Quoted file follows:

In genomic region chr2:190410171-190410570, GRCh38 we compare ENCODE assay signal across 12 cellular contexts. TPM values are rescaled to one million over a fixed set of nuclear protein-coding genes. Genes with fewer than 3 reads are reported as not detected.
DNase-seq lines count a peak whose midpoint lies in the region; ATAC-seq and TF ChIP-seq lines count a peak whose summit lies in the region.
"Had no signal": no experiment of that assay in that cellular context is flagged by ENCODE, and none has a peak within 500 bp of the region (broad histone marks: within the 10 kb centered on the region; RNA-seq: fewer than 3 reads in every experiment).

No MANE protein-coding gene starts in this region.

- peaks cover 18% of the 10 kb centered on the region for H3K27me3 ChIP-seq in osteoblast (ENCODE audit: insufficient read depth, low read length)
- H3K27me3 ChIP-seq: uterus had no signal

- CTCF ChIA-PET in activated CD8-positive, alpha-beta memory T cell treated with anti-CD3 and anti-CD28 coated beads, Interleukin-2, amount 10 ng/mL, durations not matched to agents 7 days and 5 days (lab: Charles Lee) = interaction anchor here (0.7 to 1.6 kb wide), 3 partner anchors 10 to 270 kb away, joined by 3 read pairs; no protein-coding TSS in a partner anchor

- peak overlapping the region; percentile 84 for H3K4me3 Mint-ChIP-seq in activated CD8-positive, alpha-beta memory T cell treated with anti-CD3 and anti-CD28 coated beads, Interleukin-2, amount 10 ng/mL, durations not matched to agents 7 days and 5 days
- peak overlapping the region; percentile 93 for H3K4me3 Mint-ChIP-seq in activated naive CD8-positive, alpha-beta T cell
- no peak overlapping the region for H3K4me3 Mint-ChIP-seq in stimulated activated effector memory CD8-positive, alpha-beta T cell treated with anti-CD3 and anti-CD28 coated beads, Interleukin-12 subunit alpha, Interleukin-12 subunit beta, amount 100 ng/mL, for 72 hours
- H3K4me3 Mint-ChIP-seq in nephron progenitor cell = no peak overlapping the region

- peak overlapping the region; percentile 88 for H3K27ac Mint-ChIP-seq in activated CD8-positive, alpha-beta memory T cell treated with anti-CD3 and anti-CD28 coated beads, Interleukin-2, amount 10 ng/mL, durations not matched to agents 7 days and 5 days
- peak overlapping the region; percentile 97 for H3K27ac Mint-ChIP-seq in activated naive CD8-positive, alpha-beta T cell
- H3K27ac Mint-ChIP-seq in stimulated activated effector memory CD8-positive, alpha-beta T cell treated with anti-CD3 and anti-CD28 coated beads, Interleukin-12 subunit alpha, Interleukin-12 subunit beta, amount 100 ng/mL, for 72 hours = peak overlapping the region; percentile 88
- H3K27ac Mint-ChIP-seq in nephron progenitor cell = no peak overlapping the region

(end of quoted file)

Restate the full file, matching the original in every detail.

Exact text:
In genomic region chr2:190410171-190410570, GRCh38 we compare ENCODE assay signal across 12 cellular contexts. TPM values are rescaled to one million over a fixed set of nuclear protein-coding genes. Genes with fewer than 3 reads are reported as not detected.
DNase-seq lines count a peak whose midpoint lies in the region; ATAC-seq and TF ChIP-seq lines count a peak whose summit lies in the region.
"Had no signal": no experiment of that assay in that cellular context is flagged by ENCODE, and none has a peak within 500 bp of the region (broad histone marks: within the 10 kb centered on the region; RNA-seq: fewer than 3 reads in every experiment).

No MANE protein-coding gene starts in this region.

- peaks cover 18% of the 10 kb centered on the region for H3K27me3 ChIP-seq in osteoblast (ENCODE audit: insufficient read depth, low read length)
- H3K27me3 ChIP-seq: uterus had no signal

- CTCF ChIA-PET in activated CD8-positive, alpha-beta memory T cell treated with anti-CD3 and anti-CD28 coated beads, Interleukin-2, amount 10 ng/mL, durations not matched to agents 7 days and 5 days (lab: Charles Lee) = interaction anchor here (0.7 to 1.6 kb wide), 3 partner anchors 10 to 270 kb away, joined by 3 read pairs; no protein-coding TSS in a partner anchor

- peak overlapping the region; percentile 84 for H3K4me3 Mint-ChIP-seq in activated CD8-positive, alpha-beta memory T cell treated with anti-CD3 and anti-CD28 coated beads, Interleukin-2, amount 10 ng/mL, durations not matched to agents 7 days and 5 days
- peak overlapping the region; percentile 93 for H3K4me3 Mint-ChIP-seq in activated naive CD8-positive, alpha-beta T cell
- no peak overlapping the region for H3K4me3 Mint-ChIP-seq in stimulated activated effector memory CD8-positive, alpha-beta T cell treated with anti-CD3 and anti-CD28 coated beads, Interleukin-12 subunit alpha, Interleukin-12 subunit beta, amount 100 ng/mL, for 72 hours
- H3K4me3 Mint-ChIP-seq in nephron progenitor cell = no peak overlapping the region

- peak overlapping the region; percentile 88 for H3K27ac Mint-ChIP-seq in activated CD8-positive, alpha-beta memory T cell treated with anti-CD3 and anti-CD28 coated beads, Interleukin-2, amount 10 ng/mL, durations not matched to agents 7 days and 5 days
- peak overlapping the region; percentile 97 for H3K27ac Mint-ChIP-seq in activated naive CD8-positive, alpha-beta T cell
- H3K27ac Mint-ChIP-seq in stimulated activated effector memory CD8-positive, alpha-beta T cell treated with anti-CD3 and anti-CD28 coated beads, Interleukin-12 subunit alpha, Interleukin-12 subunit beta, amount 100 ng/mL, for 72 hours = peak overlapping the region; percentile 88
- H3K27ac Mint-ChIP-seq in nephron progenitor cell = no peak overlapping the region